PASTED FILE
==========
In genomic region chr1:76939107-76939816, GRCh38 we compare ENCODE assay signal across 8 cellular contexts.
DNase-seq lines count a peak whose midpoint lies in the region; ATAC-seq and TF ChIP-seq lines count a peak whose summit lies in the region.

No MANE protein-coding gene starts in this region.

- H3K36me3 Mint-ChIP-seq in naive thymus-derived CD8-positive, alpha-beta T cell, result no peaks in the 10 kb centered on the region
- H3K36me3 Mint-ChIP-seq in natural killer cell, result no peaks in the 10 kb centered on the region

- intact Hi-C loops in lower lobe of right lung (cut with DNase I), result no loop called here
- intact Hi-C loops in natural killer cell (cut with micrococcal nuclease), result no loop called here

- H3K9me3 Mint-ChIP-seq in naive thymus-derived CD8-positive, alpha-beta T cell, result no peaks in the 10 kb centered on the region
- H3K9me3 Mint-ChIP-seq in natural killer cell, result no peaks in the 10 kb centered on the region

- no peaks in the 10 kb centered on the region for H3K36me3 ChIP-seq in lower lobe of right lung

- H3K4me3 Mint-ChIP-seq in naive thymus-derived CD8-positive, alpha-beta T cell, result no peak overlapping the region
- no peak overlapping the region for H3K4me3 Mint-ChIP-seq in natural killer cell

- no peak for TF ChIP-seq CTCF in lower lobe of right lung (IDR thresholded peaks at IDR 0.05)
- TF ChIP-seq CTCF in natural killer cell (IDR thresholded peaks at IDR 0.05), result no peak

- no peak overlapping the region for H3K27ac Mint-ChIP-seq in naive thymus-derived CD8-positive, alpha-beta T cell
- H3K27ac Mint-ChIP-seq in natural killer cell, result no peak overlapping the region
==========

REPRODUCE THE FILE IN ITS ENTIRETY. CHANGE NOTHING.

In genomic region chr1:76939107-76939816, GRCh38 we compare ENCODE assay signal across 8 cellular contexts.
DNase-seq lines count a peak whose midpoint lies in the region; ATAC-seq and TF ChIP-seq lines count a peak whose summit lies in the region.

No MANE protein-coding gene starts in this region.

- H3K36me3 Mint-ChIP-seq in naive thymus-derived CD8-positive, alpha-beta T cell, result no peaks in the 10 kb centered on the region
- H3K36me3 Mint-ChIP-seq in natural killer cell, result no peaks in the 10 kb centered on the region

- intact Hi-C loops in lower lobe of right lung (cut with DNase I), result no loop called here
- intact Hi-C loops in natural killer cell (cut with micrococcal nuclease), result no loop called here

- H3K9me3 Mint-ChIP-seq in naive thymus-derived CD8-positive, alpha-beta T cell, result no peaks in the 10 kb centered on the region
- H3K9me3 Mint-ChIP-seq in natural killer cell, result no peaks in the 10 kb centered on the region

- no peaks in the 10 kb centered on the region for H3K36me3 ChIP-seq in lower lobe of right lung

- H3K4me3 Mint-ChIP-seq in naive thymus-derived CD8-positive, alpha-beta T cell, result no peak overlapping the region
- no peak overlapping the region for H3K4me3 Mint-ChIP-seq in natural killer cell

- no peak for TF ChIP-seq CTCF in lower lobe of right lung (IDR thresholded peaks at IDR 0.05)
- TF ChIP-seq CTCF in natural killer cell (IDR thresholded peaks at IDR 0.05), result no peak

- no peak overlapping the region for H3K27ac Mint-ChIP-seq in naive thymus-derived CD8-positive, alpha-beta T cell
- H3K27ac Mint-ChIP-seq in natural killer cell, result no peak overlapping the region